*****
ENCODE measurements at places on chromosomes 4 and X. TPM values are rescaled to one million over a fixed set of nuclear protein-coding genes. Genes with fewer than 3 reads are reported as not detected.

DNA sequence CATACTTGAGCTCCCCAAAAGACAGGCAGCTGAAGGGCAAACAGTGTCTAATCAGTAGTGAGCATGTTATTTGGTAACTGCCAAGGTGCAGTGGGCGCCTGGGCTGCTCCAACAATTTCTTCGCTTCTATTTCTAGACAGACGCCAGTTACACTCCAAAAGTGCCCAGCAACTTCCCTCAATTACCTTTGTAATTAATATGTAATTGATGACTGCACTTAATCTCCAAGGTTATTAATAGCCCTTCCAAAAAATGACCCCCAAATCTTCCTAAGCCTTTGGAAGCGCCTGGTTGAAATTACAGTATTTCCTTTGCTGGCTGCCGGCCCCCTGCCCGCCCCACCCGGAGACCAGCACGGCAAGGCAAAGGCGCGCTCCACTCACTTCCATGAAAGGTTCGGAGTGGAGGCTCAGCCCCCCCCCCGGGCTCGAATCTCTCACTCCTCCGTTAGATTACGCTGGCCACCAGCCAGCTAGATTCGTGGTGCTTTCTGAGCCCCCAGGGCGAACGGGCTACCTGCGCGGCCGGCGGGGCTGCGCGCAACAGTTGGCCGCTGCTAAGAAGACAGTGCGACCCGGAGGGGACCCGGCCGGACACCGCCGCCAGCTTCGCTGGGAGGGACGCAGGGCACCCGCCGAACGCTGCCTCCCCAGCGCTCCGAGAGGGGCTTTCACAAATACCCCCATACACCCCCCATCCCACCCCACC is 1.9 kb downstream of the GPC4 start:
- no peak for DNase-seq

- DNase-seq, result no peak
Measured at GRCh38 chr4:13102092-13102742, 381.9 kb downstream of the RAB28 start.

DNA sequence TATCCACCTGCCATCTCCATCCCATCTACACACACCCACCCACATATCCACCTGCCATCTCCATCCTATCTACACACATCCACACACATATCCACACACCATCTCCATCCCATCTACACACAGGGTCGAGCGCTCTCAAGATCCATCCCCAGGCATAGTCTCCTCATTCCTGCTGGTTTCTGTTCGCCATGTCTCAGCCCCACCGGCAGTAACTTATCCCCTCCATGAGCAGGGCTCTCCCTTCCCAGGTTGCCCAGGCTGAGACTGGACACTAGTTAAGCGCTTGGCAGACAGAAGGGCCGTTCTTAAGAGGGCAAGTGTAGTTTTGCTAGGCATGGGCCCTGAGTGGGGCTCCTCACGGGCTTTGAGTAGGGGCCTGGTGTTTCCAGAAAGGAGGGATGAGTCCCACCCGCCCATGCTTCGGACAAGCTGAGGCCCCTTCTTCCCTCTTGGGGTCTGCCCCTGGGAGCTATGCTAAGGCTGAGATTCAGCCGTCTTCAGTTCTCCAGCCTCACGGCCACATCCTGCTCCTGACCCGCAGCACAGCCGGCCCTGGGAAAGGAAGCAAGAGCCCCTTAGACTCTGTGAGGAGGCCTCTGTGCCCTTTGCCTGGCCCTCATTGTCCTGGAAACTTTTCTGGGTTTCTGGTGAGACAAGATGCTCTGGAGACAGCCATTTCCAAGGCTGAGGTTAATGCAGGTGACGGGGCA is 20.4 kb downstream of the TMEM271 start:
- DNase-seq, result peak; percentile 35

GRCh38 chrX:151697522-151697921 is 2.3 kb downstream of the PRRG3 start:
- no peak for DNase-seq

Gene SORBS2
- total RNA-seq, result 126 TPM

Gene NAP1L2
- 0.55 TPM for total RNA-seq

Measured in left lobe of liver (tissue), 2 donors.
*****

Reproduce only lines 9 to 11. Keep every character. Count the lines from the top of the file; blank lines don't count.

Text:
- no peak for DNase-seq

Gene SORBS2
- total RNA-seq, result 126 TPM